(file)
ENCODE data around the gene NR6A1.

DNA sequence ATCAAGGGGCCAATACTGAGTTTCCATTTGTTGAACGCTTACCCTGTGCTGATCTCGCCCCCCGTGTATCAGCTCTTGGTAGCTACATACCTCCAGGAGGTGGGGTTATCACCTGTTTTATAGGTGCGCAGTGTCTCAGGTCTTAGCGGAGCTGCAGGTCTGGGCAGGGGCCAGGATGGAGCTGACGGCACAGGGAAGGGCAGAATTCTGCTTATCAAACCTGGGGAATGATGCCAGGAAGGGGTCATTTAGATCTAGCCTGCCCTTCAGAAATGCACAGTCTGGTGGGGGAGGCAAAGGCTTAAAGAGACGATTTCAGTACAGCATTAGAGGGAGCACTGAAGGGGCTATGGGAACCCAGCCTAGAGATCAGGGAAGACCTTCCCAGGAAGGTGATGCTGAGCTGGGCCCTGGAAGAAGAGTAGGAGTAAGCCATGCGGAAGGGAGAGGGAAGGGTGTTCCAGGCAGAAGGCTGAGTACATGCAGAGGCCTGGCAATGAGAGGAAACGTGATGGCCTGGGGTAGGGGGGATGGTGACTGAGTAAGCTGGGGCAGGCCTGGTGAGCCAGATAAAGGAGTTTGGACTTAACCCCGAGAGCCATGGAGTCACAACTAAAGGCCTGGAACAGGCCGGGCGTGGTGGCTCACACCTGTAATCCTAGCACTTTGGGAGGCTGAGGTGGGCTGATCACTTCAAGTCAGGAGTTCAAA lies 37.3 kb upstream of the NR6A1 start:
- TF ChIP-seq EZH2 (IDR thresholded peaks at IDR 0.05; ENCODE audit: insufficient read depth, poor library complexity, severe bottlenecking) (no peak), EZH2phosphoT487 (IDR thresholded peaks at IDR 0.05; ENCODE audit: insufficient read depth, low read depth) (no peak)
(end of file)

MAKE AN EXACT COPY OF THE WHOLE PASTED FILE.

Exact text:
ENCODE data around the gene NR6A1.

DNA sequence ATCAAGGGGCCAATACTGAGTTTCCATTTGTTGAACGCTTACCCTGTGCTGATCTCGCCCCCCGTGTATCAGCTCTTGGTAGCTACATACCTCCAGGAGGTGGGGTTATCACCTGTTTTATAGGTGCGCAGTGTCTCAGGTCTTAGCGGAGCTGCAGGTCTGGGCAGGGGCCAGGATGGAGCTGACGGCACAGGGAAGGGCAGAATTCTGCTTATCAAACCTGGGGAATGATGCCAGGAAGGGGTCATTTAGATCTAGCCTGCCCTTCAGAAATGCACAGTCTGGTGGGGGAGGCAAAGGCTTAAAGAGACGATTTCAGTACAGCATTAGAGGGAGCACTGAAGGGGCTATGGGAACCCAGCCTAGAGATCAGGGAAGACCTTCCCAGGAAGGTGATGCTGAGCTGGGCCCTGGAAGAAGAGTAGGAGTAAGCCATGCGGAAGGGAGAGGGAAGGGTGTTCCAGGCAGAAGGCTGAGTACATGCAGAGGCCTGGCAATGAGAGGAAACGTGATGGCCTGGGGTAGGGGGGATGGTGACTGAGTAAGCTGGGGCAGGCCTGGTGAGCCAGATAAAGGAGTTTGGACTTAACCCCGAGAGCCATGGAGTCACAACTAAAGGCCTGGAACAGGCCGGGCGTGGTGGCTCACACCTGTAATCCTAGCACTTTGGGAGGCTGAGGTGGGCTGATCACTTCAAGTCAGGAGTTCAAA lies 37.3 kb upstream of the NR6A1 start:
- TF ChIP-seq EZH2 (IDR thresholded peaks at IDR 0.05; ENCODE audit: insufficient read depth, poor library complexity, severe bottlenecking) (no peak), EZH2phosphoT487 (IDR thresholded peaks at IDR 0.05; ENCODE audit: insufficient read depth, low read depth) (no peak)